The Future of the Chestertown Hospital with Heron Point’s Garret Falcone


It is hard to think of anyone in Chestertown that is more worried about the future of its local hospital than Garret Falcone.

As the executive director of the Heron Point retirement community, located on the banks of the Chester River, Garret not only is tasked with keeping the first class facility in tip-top shape for the more than 300 adults who live there, but also spends a good amount of his time marketing the 66-acre campus for newcomers.

Since every similar retirement community in Maryland is located within 15 minutes of a general hospital, the idea that Chestertown’s health center might continue to downsize has made Falcone a leading activist to make sure that doesn’t happen.

In his Spy interview, Garret talks candidly about how important health services are to Heron Point residents as well as the dire consequences for the retirement community if Shore Health reduces services like inpatient care for his residents.

This video is approximately eight minutes in length

Chesapeake Bank and Trust Opens at Heron Point


On Tuesday, January 5th, Chesapeake Bank and Trust held the grand opening of their new branch located in the Heron Point retirement community. The new branch will be open to Heron Point residents and staff only.

“We are delighted to bring banking convenience back to Heron Point” remarked Glenn Wilson, President & CEO. “To be chosen to serve their fine residents and employees is an honor”.

“We are thrilled to have Chesapeake Bank and Trust come to our campus and are looking forward to a long partnership” said Garret Falcone, Heron Point Executive Director.

Chesapeake Bank and Trust is a full-service community bank founded in 1986, locally-owned and directed by area business and community leaders.

Battle of Britain After 75 Years at Heron Point


Mike Lavelle will be giving a talk about the 1940 Battle of Britain at 7:00 PM, January 8th at Wesley Hall, Heron Point, in Chestertown.

Nearly 75 years ago in the summer of 1940 the world saw the greatest air battle in history above the skies of England. It was referred to as the “Battle of Britain”. How did the Royal Air Force overcome what seem like overwhelming odds against Germany’s Luftwaffe? What stopped the German air offensive?  Was it British planning and leadership, command structure, aircraft, or was it the Luftwaffe’s aircraft capabilities, undefined mission objectives or lack of leadership?  Did the RAF win or did the Luftwaffe withdraw from their offensive?  Why was the out come so important to the Roosevelt Administration? These and other questions will be address as we reflect on the key leadership attributes of RAF Fighter Commander Air Chief Marshall Hugh Dowding.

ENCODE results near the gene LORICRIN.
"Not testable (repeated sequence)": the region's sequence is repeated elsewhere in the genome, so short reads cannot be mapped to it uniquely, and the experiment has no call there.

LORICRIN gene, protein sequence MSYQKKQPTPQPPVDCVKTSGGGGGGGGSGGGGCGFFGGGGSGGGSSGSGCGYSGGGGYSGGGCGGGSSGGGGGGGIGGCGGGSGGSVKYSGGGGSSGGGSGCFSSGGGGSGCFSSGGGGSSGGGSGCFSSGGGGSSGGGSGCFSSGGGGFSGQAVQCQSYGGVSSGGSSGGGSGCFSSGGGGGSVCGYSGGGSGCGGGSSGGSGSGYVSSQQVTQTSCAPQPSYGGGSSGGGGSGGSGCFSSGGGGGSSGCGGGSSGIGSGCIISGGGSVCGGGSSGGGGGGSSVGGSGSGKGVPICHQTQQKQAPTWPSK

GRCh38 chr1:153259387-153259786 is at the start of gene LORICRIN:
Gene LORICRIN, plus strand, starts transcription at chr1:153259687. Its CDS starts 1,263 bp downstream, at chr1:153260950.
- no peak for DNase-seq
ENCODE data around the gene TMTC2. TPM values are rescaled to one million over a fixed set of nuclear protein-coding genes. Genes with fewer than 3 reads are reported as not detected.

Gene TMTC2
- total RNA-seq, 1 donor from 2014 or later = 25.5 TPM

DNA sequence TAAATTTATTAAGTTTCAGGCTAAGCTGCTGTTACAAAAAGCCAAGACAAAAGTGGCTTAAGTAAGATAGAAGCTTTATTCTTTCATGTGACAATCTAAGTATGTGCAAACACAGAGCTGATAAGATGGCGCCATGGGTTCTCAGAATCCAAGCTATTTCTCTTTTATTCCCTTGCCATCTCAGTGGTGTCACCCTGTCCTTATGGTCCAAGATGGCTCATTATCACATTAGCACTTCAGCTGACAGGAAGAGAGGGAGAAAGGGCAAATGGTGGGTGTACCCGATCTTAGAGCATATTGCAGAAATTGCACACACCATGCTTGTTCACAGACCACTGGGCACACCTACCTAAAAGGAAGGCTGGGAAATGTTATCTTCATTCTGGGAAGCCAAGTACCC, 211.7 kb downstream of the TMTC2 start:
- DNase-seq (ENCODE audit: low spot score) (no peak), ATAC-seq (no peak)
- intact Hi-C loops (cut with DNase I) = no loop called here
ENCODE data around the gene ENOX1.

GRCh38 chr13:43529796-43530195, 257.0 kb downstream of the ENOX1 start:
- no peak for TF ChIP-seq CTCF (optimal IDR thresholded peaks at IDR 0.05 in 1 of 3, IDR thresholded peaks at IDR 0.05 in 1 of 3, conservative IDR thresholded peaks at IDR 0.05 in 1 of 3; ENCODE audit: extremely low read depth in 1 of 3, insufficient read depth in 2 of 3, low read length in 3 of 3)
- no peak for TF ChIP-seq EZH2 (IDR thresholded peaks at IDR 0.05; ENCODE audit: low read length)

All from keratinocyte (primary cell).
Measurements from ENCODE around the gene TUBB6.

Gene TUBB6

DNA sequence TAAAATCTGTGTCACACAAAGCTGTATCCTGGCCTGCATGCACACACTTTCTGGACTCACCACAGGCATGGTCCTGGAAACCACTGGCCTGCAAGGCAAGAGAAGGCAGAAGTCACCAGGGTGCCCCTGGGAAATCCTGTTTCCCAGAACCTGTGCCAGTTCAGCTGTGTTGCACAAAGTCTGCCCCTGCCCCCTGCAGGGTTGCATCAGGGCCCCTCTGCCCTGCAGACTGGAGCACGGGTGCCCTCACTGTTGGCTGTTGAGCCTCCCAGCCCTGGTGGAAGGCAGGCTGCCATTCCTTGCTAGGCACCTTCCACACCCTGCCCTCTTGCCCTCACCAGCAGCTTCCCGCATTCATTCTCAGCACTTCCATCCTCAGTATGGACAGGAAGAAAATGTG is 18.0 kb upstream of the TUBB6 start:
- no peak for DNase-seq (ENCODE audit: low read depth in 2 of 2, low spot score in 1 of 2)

Mike Lavelle is an aviation historian and author with 48 years of aviation/aerospace experience that includes Cessna and the Boeing Aircraft Companies. His assignments were primarily in flight crew and maintenance training organizations for both commercial and military programs. After retiring from Boeing he spent 7 years as a director at the Museum of Flight in Seattle, WA. A Pilot, Flight Instructor and Airframe & Powerplant Mechanic, Mike has always had an interest in the people, events and aircraft that have make up the rich history of aviation. The Battle of Britain ranks high in all three of those categories.

While living in England from 1999 to 2002 Mike had the opportunity to visit many of the Battle of Britain sites and airfields. In addition, he talked with some of England’s leading aviation historian who wrote on the topic, he also met and interviewed a variety of Battle of Britain participants, and these connections he has integrated their stories into his presentation.



An interesting side note about the Spitfire planes used in the 1969 movie, “Battle for Britain.”


Lecture on Iconic Images at Heron Point


Screen Shot 2013-12-03 at 8.46.14 PMMarie Martin, fine arts expert and appraiser, will speak on “Iconic Images:  Pictures Worth 1,000 Words” at Heron Point on Thursday, December 5, 2013.  Photography is a universal language – its images speak across boundaries, cultures and time through their ability to preserve events that affected our lives, past and present.  Over the past 174 years, photographic images have come to define war, social conditions, celebrations, and disasters.  Martin will examine why some photographic images become iconic, why they were taken or how, and what measure of importance they hold in today’s world.

Martin’s appraisals have included photographs from the archives of former White House photographers, images by photojournalists, Hollywood stills, and historical and documentary work from the Matthew Brady/Levin Handy Studio.

The lecture, open to the public and sponsored by the Ad Hoc Committee at Heron Point, will be held at 7:00 P.M. in Wesley Hall, located at 501 East Campus Avenue.  Parking is available in front and at the side of the main building.


Buzz: Heron Point Folks in US News & World Report


What’s it really like to live in a retirement community? US News and World Report came to Chestertown’s Heron Point to answer the question.

Read the full story at